Compromise on marine monument plan
Despite its tentative nature, recent reports of Gov. Benigno R. Fitial and legislative leaders being more open to the idea of a national marine monument in the northernmost islands of the Marianas chain is welcome news, at least in so far as advancing the dialog on the issue is concerned.
Dialog, after all, is what should have been happening in the first place. The proposal was intended to draw people to the table so everyone can weigh the relevant issues and make decisions based on the merits of the plan. Instead, the issue has created battlegrounds, pitting people against one another and escalating the whole subject into epic proportions on the scale of a Mahabharata battle between the forces of good and evil.
Worse, people have been content to play along as two-dimensional caricatures of themselves, painting each other in the most unflattering of lights and refusing to listen to each other in the belief that they alone are right, or taking umbrage at imagined slights to their inalienable rights. Lost in all the noise, confusion, and animosity was the ability to imagine that there might be a third or a fourth alternative, a common ground where people can come together in the name of conservation and national patrimony.
The suggestion by White House Council on Environmental Quality chief James Connaughton that further talks about the monument plan may result in an agreement to restore the CNMI’s control over "submerged lands" is the cold dash of water needed to snap everyone out of their hysteria and restore some semblance of calm, and the local leadership’s statement about being more receptive to the monument proposal is exactly what everyone needs to hear.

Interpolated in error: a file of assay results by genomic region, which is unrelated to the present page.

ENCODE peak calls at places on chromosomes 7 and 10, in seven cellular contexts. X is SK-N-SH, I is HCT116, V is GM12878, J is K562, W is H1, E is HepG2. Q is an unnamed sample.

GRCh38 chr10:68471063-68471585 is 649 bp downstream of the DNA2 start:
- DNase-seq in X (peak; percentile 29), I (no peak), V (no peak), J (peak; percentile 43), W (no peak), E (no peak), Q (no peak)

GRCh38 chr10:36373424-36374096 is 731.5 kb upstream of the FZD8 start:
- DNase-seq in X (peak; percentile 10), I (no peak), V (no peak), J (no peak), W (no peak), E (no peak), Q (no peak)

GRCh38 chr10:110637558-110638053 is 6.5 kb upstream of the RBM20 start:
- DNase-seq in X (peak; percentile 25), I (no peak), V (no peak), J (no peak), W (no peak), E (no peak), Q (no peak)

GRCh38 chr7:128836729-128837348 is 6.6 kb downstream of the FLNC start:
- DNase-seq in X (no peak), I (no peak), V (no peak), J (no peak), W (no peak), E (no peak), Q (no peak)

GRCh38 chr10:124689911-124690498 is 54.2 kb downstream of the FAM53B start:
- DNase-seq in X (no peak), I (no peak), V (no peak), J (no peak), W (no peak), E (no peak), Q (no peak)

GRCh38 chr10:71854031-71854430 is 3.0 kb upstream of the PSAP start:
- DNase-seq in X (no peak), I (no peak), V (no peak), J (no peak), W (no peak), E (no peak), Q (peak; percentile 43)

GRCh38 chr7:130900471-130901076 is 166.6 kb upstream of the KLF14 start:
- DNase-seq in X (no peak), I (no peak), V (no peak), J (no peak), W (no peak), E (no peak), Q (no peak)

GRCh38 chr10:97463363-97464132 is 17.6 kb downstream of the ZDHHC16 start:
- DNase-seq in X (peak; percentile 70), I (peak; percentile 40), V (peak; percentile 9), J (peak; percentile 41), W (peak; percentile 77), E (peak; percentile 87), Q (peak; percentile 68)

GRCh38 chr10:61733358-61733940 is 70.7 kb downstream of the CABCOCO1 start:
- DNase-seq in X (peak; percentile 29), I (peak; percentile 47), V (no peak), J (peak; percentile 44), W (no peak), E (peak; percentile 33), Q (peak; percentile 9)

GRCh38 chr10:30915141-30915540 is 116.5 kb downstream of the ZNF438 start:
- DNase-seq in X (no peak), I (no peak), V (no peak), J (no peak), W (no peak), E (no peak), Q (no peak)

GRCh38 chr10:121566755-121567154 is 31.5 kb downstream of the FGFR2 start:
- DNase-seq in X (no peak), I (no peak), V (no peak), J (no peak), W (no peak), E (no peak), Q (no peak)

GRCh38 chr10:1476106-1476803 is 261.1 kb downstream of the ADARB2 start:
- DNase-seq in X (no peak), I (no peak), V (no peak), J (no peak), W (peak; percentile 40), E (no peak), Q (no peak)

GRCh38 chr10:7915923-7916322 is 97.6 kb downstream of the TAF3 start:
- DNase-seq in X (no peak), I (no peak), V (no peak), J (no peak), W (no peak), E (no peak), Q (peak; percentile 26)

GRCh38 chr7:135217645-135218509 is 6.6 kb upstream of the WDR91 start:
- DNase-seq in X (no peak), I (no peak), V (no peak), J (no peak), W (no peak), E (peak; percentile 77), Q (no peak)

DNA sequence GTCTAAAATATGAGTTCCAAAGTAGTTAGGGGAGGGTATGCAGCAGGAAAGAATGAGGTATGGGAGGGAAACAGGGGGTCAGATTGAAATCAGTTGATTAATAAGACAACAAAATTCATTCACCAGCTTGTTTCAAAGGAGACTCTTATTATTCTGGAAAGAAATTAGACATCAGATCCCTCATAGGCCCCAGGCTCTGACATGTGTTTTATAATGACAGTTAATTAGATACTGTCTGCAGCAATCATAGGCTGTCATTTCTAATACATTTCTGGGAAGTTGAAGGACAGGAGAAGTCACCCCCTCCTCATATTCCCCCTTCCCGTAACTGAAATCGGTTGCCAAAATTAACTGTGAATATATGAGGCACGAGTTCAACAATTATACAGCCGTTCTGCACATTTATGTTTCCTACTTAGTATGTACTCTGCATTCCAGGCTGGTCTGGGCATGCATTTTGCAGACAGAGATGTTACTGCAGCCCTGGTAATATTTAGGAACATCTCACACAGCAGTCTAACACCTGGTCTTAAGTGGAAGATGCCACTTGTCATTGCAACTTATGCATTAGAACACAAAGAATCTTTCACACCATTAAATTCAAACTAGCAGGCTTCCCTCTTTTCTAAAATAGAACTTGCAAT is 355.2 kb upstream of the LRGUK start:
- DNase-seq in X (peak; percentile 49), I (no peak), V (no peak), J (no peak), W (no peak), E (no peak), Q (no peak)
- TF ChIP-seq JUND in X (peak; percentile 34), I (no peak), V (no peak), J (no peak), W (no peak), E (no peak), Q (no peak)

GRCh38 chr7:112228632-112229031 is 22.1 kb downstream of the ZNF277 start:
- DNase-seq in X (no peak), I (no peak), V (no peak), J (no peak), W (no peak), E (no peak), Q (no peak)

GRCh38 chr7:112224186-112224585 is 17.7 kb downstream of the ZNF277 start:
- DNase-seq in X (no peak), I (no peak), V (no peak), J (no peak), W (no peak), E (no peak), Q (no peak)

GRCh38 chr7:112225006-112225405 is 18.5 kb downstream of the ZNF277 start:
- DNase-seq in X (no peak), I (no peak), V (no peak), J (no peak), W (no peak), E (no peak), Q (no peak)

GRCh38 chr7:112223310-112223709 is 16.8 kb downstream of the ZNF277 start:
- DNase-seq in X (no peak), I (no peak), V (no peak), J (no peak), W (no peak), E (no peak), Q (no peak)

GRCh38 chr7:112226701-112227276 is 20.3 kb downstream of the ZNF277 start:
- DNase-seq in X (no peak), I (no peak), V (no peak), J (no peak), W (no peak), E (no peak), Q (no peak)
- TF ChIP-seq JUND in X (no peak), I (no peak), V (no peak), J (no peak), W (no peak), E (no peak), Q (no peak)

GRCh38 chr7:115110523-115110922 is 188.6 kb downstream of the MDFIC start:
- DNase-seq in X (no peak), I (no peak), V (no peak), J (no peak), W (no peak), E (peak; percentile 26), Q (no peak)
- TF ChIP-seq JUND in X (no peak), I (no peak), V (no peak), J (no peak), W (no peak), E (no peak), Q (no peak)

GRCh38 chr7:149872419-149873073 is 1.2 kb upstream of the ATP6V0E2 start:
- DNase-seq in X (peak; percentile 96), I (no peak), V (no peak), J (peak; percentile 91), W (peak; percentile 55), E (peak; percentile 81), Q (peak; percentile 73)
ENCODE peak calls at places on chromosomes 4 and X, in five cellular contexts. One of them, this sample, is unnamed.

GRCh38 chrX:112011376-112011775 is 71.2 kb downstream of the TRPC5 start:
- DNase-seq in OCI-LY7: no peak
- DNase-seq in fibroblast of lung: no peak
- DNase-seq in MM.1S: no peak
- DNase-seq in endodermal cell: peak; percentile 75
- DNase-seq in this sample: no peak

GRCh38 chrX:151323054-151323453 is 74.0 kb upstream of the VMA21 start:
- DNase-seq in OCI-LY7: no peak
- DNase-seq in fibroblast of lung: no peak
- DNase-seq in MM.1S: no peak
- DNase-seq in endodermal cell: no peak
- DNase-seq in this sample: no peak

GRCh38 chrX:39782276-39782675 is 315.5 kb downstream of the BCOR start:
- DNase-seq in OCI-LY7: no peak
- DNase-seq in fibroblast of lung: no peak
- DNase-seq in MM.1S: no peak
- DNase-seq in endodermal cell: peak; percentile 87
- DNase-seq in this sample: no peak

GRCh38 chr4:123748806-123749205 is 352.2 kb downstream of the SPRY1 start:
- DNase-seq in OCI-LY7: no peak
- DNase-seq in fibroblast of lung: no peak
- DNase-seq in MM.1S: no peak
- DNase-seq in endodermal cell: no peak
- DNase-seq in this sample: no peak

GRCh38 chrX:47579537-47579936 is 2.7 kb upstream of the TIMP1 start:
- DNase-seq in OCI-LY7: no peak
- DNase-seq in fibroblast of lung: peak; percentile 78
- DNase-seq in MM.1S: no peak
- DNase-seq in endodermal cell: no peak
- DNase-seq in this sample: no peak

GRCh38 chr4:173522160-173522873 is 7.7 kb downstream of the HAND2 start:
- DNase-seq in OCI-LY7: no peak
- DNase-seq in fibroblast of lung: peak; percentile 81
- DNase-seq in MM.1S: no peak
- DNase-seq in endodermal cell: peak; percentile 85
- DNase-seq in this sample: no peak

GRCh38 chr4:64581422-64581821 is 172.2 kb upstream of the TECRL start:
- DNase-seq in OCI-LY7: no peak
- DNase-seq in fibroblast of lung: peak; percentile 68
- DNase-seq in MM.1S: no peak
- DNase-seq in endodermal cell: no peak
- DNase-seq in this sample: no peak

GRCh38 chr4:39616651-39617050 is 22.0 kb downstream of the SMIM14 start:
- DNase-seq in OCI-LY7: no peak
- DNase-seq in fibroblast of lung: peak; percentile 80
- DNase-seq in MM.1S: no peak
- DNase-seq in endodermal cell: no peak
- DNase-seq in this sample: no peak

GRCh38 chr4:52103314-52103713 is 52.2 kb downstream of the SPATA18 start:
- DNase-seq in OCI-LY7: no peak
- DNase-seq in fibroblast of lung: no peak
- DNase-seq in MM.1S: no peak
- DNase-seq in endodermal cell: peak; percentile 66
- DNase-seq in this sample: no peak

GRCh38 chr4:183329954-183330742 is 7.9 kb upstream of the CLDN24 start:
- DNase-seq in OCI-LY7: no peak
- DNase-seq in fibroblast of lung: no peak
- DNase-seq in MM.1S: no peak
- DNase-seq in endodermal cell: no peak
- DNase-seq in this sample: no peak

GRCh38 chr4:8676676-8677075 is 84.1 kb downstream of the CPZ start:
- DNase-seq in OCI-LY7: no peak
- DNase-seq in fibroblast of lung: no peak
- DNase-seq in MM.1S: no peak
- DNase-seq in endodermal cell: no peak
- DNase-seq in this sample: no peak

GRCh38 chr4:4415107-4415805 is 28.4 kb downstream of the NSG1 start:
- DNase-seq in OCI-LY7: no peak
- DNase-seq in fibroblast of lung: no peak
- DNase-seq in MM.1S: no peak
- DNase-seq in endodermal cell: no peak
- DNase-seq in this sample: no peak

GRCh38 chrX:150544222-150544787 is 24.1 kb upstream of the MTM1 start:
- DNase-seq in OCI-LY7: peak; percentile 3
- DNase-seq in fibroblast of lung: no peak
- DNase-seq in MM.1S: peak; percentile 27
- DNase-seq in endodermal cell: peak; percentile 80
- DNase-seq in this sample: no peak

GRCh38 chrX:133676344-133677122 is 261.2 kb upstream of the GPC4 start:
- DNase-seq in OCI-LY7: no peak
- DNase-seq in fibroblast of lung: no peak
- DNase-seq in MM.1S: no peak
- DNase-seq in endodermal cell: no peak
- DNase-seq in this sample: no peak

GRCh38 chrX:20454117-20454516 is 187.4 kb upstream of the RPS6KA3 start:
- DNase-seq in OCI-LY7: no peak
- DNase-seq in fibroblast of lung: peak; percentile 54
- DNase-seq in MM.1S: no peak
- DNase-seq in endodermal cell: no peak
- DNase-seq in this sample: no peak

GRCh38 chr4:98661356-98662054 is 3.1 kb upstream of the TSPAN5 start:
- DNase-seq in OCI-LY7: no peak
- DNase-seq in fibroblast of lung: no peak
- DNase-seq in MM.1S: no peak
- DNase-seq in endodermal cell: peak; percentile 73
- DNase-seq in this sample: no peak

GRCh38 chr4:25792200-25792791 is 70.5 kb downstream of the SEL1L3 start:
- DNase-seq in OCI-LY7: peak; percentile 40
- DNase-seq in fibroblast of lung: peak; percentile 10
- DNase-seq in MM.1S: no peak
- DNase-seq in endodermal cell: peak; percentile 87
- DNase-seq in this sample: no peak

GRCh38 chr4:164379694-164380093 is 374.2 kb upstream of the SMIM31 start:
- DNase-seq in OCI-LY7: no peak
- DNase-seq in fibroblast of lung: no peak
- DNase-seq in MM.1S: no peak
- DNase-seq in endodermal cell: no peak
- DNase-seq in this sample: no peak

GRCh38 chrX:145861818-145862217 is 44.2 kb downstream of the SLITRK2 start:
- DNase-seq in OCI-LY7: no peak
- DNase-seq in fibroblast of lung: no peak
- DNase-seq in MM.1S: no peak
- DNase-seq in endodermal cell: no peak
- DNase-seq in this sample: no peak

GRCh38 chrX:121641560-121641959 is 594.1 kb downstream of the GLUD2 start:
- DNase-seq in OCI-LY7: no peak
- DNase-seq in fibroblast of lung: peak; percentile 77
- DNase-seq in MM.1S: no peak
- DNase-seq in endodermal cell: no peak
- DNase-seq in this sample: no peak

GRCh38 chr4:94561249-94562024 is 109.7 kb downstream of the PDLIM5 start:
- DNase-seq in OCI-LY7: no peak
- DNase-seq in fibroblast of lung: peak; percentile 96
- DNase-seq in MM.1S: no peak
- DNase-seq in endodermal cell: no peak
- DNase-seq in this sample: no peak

A compromise on the matter is being offered and this time, it must be evaluated with a level head. The submerged lands issue is no small potatoes and for the CNMI to regain what has been stripped from it would be a great boon to the Commonwealth, not just economically but also historically. The loss of the submerged lands was never imagined nor contemplated by our Covenant negotiators and the fact that we lost our right to those resources because of the Covenant was a bitter pill to swallow. Regaining the submerged lands now would remedy this unintended consequence.
At the same time, it would allow the Commonwealth to explore all potential economic benefits these underwater resources may have-natural riches that are currently off limits to the CNMI because they do not belong to our exclusive economic zone. If we regain the right to manage these resources, this will have a more direct-and immediate-impact on the local economy since they are closer to the populated islands and not located hundreds of miles away where the only visitors are illegal fishermen from other countries. (Saipan Tribune)